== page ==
Yesterday, July 27, 2017, Billy Waters was sentenced to five (5) years in prison and a ten (10) million dollar fine. The sentencing is for his April convictions for wire fraud, conspiracy, and securities fraud. Walters profited more than $43 million dollars by making trades of Dean Foods, based off of insider information he received from the company’s former chairman, Tom Davis. The sentencing judge called Waters a criminal and a cheat, and even added that he was "not a clever one."
Popular golf pro Phil Mickelson barely missed the bullet on this one. He allegedly profited at least $931,000 by using the insider information that Walters provided him. He made a deal where he paid back his profits of $931,738 plus over $100,000 in interest. He did not have to make any confessions or agree that he broke the law. Phil Mickelson’s defense, which saved him in part, was that he didn’t realize where the information was coming from and therefore it wasn’t insider trading as he supposedly was just listening to the advice from Masters, without realizing that Master’s was getting the info illegally. He didn’t even have to testify at the trial as he told both the prosecuting attorneys as well as the defense lawyers, that he would plea the 5th Amendment if he was called to testify. That was likely an incredibly wise move, and one that I regularly advise my clients to do when they are facing potential criminal charges.
However, Phil Mickleson was extremely lucky to not faces charges as there was evidence against him. For example, he had a long history with Billy Masters in the gambling world. He even owed Masters major money. In fact, when he sold his stock that Masters advised, he used all the profits to pay Master back for a debt he owed him from gambling losses. Apparently, Mickelson was significantly indebted to Masters and this led to interesting actions by Mickelson regarding his stock purchasing and selling of Dean Foods. This same kind of indebtedness is what led to the initial insider trading using the information former chairman Tom Davis gave to Masters. During trial, Tom Davis testified that he gave the information to Masters because he was indebted to him. Sounds familiar. Sounds like the kind of leverage a prominent Vegas gambler and hustler would use against both a former chairman and a golf pro.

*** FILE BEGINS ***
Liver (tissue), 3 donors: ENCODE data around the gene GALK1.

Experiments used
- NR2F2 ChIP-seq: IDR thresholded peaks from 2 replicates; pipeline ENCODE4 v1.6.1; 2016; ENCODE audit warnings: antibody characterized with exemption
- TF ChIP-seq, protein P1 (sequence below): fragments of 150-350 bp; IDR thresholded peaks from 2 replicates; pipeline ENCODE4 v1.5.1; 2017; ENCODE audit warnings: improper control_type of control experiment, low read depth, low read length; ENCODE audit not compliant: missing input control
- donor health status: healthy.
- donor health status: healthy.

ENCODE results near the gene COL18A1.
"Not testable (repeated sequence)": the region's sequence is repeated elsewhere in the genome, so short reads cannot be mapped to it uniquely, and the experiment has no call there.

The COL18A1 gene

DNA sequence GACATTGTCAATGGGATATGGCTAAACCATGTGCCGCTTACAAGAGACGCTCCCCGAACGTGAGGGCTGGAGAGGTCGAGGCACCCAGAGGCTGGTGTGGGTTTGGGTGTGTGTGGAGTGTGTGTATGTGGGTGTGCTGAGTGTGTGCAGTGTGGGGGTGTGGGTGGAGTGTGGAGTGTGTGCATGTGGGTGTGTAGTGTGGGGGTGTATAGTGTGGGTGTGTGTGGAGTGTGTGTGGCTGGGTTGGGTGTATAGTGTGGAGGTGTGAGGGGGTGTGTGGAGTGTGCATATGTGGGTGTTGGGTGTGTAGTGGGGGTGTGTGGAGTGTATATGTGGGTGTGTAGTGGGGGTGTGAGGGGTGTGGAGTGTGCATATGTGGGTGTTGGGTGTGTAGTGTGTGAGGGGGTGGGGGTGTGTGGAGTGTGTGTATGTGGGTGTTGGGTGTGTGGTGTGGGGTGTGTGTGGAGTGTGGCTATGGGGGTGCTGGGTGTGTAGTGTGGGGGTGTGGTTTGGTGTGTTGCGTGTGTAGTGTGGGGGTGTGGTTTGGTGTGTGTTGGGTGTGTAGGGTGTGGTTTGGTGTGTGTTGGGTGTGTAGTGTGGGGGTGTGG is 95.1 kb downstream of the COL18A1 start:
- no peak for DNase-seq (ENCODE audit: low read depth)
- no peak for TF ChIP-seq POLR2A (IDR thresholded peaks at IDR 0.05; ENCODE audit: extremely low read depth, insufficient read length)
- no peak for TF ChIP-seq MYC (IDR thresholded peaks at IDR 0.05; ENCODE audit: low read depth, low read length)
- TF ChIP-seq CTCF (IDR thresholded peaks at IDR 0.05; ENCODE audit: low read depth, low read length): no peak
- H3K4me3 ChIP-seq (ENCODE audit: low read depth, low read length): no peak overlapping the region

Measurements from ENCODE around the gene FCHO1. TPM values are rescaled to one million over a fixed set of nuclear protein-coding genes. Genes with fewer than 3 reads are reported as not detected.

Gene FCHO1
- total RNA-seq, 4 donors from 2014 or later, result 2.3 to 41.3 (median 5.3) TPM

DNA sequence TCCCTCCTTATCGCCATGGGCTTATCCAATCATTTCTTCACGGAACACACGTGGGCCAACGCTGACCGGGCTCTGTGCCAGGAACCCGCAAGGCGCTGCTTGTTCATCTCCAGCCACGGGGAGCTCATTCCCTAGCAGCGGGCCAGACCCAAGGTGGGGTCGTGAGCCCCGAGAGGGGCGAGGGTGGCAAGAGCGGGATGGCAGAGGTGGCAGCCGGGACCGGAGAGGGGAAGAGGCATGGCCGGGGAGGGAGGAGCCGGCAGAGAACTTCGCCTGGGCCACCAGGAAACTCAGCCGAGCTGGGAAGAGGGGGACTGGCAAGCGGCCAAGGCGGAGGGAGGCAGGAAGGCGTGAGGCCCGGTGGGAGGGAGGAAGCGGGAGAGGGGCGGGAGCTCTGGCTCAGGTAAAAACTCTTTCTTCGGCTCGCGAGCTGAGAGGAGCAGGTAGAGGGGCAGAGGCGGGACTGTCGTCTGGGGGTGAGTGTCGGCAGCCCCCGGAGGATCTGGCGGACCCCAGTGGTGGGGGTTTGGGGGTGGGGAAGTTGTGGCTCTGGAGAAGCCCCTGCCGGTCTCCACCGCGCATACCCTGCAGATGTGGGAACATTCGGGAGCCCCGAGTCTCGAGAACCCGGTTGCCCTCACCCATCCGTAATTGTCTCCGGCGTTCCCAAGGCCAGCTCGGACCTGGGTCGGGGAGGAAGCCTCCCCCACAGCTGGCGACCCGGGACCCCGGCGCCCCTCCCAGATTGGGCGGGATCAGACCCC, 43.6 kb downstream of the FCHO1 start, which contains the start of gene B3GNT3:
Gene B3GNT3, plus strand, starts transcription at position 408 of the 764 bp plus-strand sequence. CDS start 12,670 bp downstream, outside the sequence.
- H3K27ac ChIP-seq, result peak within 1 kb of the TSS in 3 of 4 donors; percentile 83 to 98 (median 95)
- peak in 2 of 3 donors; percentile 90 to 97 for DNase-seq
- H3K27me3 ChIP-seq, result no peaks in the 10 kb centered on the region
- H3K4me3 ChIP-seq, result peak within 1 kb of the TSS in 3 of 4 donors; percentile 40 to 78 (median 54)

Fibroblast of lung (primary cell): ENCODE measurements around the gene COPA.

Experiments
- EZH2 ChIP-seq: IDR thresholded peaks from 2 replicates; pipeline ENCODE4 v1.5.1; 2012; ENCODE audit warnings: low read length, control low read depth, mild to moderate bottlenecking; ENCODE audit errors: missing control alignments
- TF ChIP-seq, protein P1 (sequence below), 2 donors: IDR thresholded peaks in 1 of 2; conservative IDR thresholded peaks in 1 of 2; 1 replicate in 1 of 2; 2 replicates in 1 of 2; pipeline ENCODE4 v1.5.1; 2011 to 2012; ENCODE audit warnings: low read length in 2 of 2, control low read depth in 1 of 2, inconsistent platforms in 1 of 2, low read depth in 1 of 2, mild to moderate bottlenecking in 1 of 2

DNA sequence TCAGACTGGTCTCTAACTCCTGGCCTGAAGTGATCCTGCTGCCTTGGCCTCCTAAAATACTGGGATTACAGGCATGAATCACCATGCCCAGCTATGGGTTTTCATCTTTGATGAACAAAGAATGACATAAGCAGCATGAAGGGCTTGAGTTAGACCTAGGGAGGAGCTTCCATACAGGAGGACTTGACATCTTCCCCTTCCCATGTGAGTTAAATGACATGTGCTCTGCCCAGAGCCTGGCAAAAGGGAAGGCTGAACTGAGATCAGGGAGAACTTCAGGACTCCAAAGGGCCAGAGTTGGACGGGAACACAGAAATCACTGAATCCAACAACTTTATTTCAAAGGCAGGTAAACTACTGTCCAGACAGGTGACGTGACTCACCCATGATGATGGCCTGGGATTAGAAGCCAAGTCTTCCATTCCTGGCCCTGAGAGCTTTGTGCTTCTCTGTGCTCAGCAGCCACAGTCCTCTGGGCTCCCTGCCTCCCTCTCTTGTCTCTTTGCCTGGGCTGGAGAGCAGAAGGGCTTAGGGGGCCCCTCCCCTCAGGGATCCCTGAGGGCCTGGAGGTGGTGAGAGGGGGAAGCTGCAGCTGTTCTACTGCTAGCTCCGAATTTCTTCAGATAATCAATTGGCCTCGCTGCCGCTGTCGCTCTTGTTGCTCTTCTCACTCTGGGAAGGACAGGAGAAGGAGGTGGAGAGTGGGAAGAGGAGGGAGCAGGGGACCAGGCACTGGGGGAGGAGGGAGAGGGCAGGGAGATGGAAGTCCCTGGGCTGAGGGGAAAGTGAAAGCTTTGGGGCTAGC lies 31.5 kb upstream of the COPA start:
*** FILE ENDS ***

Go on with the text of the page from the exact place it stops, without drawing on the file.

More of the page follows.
Masters was indeed a prominent gambler throughout Vegas. Back in the 80’ he started a gambling business utilizing computers which analyzed flaws in betting numbers. This led to his business making major bets, and often winning, to the point where many of the casinos either limited their betting capabilities out simply refused to take bets from them and even banned them from their casinos. Masters continued to be active in the gambling world and won some huge bets, while losing some as well. In the end though, his gambling with white collar crime cost him big.You are probably asking yourself why wasn’t Mickelson charged and prosecuted? That is an interesting legal question. It is due to two different cases. One case (the Newman case) stated that you couldn’t pursue charges without evidence that the accused Defendant knew specifically about the insider trading specifics. However, that case was later overturned by a different case that the United States Supreme Court ruled on. The SCOTUS ruled unanimously that prosecutions can indeed proceed in cases like this. However, because Mickelson’s case fell in that brief time period where the law protected cases like that, he barely dodged the charge and likely trial. You know he and his criminal defense attorney were carefully navigating their way through that landmine of potential white collar crime charges.